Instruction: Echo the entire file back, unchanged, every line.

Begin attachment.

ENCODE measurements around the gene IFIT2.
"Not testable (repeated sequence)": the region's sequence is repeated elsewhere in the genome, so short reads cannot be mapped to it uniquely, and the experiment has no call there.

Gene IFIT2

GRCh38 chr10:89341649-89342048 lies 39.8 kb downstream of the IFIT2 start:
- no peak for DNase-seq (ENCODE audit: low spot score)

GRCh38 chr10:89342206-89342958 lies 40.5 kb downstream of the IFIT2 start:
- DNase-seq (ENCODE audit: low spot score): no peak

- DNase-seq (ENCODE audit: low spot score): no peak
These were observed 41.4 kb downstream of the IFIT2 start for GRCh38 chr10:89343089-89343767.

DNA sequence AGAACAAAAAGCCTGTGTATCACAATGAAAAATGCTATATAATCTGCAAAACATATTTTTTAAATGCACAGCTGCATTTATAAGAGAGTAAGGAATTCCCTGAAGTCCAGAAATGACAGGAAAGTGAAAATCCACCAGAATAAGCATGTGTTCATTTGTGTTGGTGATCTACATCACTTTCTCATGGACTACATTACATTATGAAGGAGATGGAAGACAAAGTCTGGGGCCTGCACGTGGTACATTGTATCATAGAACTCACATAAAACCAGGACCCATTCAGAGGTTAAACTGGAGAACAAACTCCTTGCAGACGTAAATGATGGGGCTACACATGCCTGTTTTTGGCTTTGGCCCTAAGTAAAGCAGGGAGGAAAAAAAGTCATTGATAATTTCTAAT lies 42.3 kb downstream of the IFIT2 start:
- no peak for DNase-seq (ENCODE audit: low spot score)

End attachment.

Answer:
ENCODE measurements around the gene IFIT2.
"Not testable (repeated sequence)": the region's sequence is repeated elsewhere in the genome, so short reads cannot be mapped to it uniquely, and the experiment has no call there.

Gene IFIT2

GRCh38 chr10:89341649-89342048 lies 39.8 kb downstream of the IFIT2 start:
- no peak for DNase-seq (ENCODE audit: low spot score)

GRCh38 chr10:89342206-89342958 lies 40.5 kb downstream of the IFIT2 start:
- DNase-seq (ENCODE audit: low spot score): no peak

- DNase-seq (ENCODE audit: low spot score): no peak
These were observed 41.4 kb downstream of the IFIT2 start for GRCh38 chr10:89343089-89343767.

DNA sequence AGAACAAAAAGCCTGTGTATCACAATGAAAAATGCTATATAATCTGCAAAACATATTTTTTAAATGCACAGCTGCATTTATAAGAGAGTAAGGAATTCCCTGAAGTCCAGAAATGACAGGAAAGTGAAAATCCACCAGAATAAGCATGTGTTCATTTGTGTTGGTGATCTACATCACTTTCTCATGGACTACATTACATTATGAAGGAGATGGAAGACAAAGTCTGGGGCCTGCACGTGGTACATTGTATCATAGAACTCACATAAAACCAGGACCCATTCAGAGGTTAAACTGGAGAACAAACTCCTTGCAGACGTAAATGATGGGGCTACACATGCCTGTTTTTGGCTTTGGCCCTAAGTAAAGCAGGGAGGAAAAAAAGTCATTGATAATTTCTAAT lies 42.3 kb downstream of the IFIT2 start:
- no peak for DNase-seq (ENCODE audit: low spot score)